Peterson liked the temperatures, which reached the high 70s. "After the winter we had, this is a treat," she said. While her riders were traversing the roads of Perry, Hale and Dallas counties, she visited the Alabama Women's Hall of Fame that is housed at Judson and toured the picturesque courthouse square, where she admired the "nice architecture, churches and homes."
She was impressed with the overall mission of the ride. "My husband and I are both in healthcare, so knowing that the proceeds support that cause makes it even more special," said Peterson, a nurse and child health advocacy director. Her husband is a pharmacist.
A familial riding pair from closer to home was Samford philosophy department chair Dennis Sansom and his son, Jonathan, a 2012 Samford graduate.
Riders also included Judson College president and Samford alumnus David Potts and several Judson students, such as Sau Nam. The senior from Burma was on her third Old Howard 100, which last year she turned into a prayer and meditation ride. "I enjoy looking at God's creation. It is so beautiful," said the English and education major who completed the 100-mile route for the third straight year, even though she didn't figure she had trained enough this year. "It has been a really busy senior year."
Lue Gene Wright, a local church pastor and Judson security officer, was on his 9th ride. "I just enjoy being around the people and the opportunity to get in shape," said Wright, age 57.
Support for 'Many Moving Parts'
That the ride has what Fisk calls "many moving parts" may be an understatement. Dozens of volunteers help with preparation and execution of the ride, which involves strategic placement of rural police officers and volunteer fire departments to ensure the safety of bikers and motorists.
Support organizations of long standing include the Pell City Ham Radio team, which was stationed at Judson and at each SAG stop, and included 1984 Samford graduate Phillip L. Johnson, Sr., a retired Birmingham policeman from Springville, Ala. Their duties included relaying requests from riders who needed assistance from the Cahaba Cycle van for flat tire repairs and other emergencies.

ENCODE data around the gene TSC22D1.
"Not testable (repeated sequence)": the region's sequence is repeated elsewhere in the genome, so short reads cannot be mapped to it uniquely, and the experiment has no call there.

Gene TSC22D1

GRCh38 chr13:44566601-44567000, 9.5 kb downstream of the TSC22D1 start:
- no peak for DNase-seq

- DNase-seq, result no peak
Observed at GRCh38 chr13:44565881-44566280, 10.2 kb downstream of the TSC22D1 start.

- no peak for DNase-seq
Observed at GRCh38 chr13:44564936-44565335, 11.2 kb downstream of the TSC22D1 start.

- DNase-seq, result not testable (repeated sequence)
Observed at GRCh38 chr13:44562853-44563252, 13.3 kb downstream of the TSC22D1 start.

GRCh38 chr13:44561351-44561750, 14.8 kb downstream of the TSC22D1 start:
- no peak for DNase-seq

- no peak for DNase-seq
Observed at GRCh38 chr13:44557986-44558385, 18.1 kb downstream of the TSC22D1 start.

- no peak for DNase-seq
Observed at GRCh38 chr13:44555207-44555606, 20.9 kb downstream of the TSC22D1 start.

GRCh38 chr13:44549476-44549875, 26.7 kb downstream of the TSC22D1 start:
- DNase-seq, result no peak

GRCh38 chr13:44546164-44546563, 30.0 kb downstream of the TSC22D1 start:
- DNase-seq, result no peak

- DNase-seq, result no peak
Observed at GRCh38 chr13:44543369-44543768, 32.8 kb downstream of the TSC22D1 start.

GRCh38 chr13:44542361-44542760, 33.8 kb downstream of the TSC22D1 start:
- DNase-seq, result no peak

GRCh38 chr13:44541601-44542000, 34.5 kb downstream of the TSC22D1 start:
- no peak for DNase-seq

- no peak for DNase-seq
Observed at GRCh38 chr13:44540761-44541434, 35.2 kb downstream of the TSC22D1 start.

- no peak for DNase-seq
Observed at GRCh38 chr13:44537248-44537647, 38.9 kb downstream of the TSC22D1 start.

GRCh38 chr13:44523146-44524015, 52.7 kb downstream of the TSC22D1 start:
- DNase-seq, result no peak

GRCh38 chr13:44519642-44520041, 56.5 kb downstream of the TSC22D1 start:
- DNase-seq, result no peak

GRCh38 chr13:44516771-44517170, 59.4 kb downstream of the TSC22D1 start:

Repeat Old Howard volunteers Glenn Slye and Eugenia Anderson of Birmingham's Mountain Brook Baptist Church offered hot dogs and lemonade to bikers returning to Judson at mid-day from the shorter routes. The church supports Sowing Seeds of Hope in various ways, such as providing school supplies to students and Thanksgiving dinners to senior citizens, said Slye.
Groups of Samford students, most sporting "Samford Gives Back" tee shirts as a nod to the same-day effort that had hundreds of their classmates at service projects around Birmingham, manned the five SAG stops. These included Howard Scholars, Omicron Delta Kappa leadership honor society, Sigma Chi fraternity, Gamma Sigma Sigma service sorority and Alpha Tau Omega fraternity.
Samford graduate Stanley Woodall, a retired insurance actuary who now teaches high school math, kept track of registration check-ins and returning riders for the 9th year. "It's just fun to be down here," said Woodall, a member of the Howard College of Arts and Sciences advisory board.
The fraternal division of Woodmen of the World financial services company provided American flags to each rider and honored six military veterans with larger "presentation" flags. "This is a way we can give back to the community and show our patriotism," explained WOW representative Chris Kervin.
The local Francis Marion High School drum line gave riders a dramatic sendoff to begin the ride at the Judson campus gate. Drum major Raheem Sanders, a sophomore, found it to be a "very new and surprising experience."
"It's wonderful to see so many people from different places coming together to do something like this in Perry County," Sanders said.